As the Northern California wildfires near complete containment, survivors are starting to slowly piece their lives together again.

Fire damage can be overwhelming—especially when it results in complete property losses. However, there are concrete steps you should take to repair your home, replace your property, and file your insurance claims.

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Before You Return Home

  • Contact your loved ones: Make sure close family and friends know where you are. Services like Facebook’s Safety Check make this easy to do.

  • Protect against smoke inhalation: Stay indoors as much as possible. If you go outside, wear a particulate mask, like a N-95 or P-100 respirator.

  • Contact your mortgage lender: In many cases, your lender will offer temporary relief from payments.

  • Stop or transfer mail: If you are temporarily evacuated, you can submit an online request to your local post office to hold your mail for a limited period of time. If you lost your home or are displaced for a longer period of time, you can submit a change of address form to forward your mail to a new or temporary address.

  • Pause automatic billing: While you are displaced, you may not need your monthly subscription services. These are usually easy to pause. Contact other services that use automatic billing (like student loan payments) to ask about temporary disaster relief assistance.

  • Keep your receipts: In order to claim expenses under the Additional Living Expense (ALE) portion of your insurance policy, you will need receipts of all of your purchases. Temporary housing, pet boarding, and any other expense you incurred while you were displaced may qualify for reimbursement.

  • Prioritize self-care: Make sure you stay hydrated, eat regularly, and get enough sleep throughout the crisis.

Inspecting Your Home for Damage

  • Don’t return home until it’s safe: Make sure local authorities have lifted travel restrictions to your neighborhood and home.

  • Check for damage outside of your house: Before you enter, look for clues outside your home that may indicate structural problems or other dangerous issues inside. Look for cracks in the foundation; damage to the porch, overhangs, or roof; loose power lines; damaged gas lines; and any other visible signs of damage. If you see severe damage, ask a contractor to inspect your home before your family enters.

  • Wear protective gear: When entering your home for the first time, wear rubber-soled boots and gloves. If you suspect severe damage, wear a hard hat, safety glasses, and a dust respirator mask, too.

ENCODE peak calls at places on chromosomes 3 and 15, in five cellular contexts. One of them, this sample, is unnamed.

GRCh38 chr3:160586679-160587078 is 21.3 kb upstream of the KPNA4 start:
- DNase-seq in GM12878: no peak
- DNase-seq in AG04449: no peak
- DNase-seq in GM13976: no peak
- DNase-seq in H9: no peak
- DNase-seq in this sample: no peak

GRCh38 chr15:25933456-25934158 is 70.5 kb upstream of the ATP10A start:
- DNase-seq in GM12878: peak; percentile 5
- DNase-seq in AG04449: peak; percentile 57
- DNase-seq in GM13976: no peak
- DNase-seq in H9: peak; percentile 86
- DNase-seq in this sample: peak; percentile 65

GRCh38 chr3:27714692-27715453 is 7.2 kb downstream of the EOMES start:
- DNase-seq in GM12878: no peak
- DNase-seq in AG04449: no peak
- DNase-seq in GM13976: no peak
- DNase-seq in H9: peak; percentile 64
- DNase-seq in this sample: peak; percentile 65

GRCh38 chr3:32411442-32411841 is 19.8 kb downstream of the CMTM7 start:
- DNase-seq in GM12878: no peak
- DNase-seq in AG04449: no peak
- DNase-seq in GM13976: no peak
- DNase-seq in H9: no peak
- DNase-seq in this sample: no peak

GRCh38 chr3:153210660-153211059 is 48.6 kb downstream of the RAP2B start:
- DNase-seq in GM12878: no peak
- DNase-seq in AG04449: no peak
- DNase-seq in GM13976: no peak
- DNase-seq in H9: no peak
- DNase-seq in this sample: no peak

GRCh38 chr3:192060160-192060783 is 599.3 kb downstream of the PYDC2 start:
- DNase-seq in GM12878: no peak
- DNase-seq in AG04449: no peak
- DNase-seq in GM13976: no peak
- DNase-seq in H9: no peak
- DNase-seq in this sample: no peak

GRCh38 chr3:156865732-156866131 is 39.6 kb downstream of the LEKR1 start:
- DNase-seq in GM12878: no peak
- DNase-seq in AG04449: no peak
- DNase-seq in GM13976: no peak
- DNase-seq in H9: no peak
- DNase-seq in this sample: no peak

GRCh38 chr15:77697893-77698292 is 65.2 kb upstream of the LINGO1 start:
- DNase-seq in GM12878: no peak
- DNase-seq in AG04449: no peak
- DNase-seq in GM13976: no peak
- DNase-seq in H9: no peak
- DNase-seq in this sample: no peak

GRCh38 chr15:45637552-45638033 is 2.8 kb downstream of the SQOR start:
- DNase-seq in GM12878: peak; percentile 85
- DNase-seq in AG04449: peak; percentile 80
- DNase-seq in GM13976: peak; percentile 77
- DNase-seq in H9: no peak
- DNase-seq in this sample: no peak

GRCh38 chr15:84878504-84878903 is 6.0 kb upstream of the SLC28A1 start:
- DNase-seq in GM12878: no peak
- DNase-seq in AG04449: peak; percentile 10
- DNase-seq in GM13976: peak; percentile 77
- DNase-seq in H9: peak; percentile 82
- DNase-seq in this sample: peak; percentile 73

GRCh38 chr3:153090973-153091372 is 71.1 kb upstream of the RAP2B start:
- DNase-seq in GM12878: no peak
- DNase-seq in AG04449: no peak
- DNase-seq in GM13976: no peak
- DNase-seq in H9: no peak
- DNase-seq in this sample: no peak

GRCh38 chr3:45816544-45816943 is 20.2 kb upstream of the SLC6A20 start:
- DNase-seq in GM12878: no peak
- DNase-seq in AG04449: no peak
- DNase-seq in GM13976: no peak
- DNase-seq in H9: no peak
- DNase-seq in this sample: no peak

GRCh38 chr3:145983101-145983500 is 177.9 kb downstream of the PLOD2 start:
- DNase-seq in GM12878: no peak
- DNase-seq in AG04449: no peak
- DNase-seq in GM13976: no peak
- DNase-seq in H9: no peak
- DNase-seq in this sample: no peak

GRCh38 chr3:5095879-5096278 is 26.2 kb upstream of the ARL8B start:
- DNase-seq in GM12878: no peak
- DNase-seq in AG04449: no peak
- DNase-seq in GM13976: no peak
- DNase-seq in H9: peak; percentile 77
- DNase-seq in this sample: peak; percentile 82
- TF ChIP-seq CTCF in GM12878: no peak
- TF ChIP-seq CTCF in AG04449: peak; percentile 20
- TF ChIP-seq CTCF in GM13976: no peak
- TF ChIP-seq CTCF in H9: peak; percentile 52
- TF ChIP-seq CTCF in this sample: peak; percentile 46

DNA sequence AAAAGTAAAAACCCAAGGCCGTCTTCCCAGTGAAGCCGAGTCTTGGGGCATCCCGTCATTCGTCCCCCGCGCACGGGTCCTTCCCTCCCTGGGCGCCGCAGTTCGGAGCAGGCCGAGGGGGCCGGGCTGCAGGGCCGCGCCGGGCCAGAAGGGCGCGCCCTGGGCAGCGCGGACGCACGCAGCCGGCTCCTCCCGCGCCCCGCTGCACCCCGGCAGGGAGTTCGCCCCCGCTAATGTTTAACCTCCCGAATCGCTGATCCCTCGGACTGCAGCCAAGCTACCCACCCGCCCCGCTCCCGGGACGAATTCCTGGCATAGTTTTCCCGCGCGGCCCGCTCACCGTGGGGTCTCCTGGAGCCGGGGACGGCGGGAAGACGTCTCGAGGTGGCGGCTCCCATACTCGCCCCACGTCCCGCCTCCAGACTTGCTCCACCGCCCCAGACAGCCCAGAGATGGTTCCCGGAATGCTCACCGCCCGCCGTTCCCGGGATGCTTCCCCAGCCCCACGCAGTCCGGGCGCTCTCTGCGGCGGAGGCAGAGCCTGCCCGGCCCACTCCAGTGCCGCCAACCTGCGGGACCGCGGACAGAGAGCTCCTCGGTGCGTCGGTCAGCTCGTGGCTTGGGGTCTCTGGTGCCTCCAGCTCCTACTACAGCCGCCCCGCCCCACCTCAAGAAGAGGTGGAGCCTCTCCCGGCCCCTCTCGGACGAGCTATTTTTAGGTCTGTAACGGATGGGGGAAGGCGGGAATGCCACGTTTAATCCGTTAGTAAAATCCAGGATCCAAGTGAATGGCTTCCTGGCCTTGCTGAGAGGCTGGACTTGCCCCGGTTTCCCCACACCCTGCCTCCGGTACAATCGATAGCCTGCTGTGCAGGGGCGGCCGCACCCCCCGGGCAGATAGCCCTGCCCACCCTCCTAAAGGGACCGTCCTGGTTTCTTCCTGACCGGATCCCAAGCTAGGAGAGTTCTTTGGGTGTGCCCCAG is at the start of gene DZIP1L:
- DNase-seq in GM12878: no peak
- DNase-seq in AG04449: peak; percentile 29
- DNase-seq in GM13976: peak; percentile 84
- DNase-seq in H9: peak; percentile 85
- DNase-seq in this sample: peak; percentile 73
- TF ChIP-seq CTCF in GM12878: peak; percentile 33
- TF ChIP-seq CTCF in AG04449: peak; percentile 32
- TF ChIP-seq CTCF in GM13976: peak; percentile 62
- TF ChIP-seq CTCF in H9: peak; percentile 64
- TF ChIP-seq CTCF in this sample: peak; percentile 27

• Don’t force open jammed doors: They could be providing the only structural support in that area of your home.

  • Look out for structurally weak areas of your home: Be careful walking up stairs or over sagging floors.

  • Check for lingering smoke and embers: Inspect harder-to-reach areas like attics, too.

  • Sniff for gas: Contact your gas company immediately if you suspect a leak.

  • Be aware of noxious smells: Some chemicals (particularly from household cleaning products) can become toxic if they mix. Leave and call a biohazard cleanup professional.

  • Look for broken, frayed, or sparking wires: Turn off your electricity immediately and contact an electrician.

  • Inspect water pipes: If they are damaged, turn off your main water valve and contact a plumber.

  • If you suspect sewage line damage: Avoid using your showers or toilets. Contact a plumber to inspect your pipes.

  • Be careful of scammers: If a contractor offers you a deal that seems too good to be true, it may be. Check references and verify licenses before working with someone new. Always pay in installments to ensure the work gets completed.

Inspecting for Smoke and Water Damage

  • Ventilate your home: If weather permits, open your doors and windows.

  • Don’t consume anything that has been exposed to smoke: Throw away smoke-tainted food, beverages, and medicine.

  • Wash all pots, pans, and dishes with mild soap and water

  • Look up: Check for bulges in your ceiling that may indicate water damage. If parts of the waterlogged ceiling falls, it can be heavy and pose a safety hazard. Poke holes in the bulge to let it drain.

  • Check appliances for water damage: Don’t plug in or use damaged appliances.

  • Clean soot from walls, floors, and furniture: Use a mild soap or a solution of 4 to 6 tbsp. of tri-sodium phosphate and 1 cup household cleaner per gallon of warm water.

  • Replace water damaged drywall and insulation: Water damage can result in mold and weaken the structural integrity of your home.

  • Once you move back in: Ensure a smoke detector is installed on every floor, in every bedroom, and in hallways outside bedrooms. Make sure they are also battery-powered in the event your power goes out.

Filing Your Insurance Claim

  • Contact your insurance company immediately: Ask for an adjuster to review your property as soon as possible.

  • Document all of your damaged or destroyed property: Photograph and record all damage. Keep a detailed list for your proof of loss form.

  • Keep receipts of everything: Keep detailed records for repair work, additional living expenses, and any other items purchased as a consequence of fire damage.

  • Continue paying your insurance premiums: Ensure your account is in good standing.

  • If you are denied coverage: Ask your insurer to explain why your policy doesn’t cover your claim. If their answer doesn’t satisfy you, consult an attorney.